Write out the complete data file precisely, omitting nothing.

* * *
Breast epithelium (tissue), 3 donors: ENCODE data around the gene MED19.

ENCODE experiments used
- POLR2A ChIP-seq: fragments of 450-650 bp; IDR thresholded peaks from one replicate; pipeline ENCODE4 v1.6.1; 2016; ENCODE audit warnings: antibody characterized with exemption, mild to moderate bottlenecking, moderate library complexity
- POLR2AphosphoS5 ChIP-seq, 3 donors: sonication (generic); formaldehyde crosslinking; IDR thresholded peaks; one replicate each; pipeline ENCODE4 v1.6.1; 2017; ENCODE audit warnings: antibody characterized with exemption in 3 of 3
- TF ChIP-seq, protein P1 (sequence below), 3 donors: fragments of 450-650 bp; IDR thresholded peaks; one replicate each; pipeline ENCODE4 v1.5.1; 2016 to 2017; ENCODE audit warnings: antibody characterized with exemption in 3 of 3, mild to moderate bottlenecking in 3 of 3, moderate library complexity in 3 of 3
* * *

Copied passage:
Breast epithelium (tissue), 3 donors: ENCODE data around the gene MED19.

ENCODE experiments used
- POLR2A ChIP-seq: fragments of 450-650 bp; IDR thresholded peaks from one replicate; pipeline ENCODE4 v1.6.1; 2016; ENCODE audit warnings: antibody characterized with exemption, mild to moderate bottlenecking, moderate library complexity
- POLR2AphosphoS5 ChIP-seq, 3 donors: sonication (generic); formaldehyde crosslinking; IDR thresholded peaks; one replicate each; pipeline ENCODE4 v1.6.1; 2017; ENCODE audit warnings: antibody characterized with exemption in 3 of 3
- TF ChIP-seq, protein P1 (sequence below), 3 donors: fragments of 450-650 bp; IDR thresholded peaks; one replicate each; pipeline ENCODE4 v1.5.1; 2016 to 2017; ENCODE audit warnings: antibody characterized with exemption in 3 of 3, mild to moderate bottlenecking in 3 of 3, moderate library complexity in 3 of 3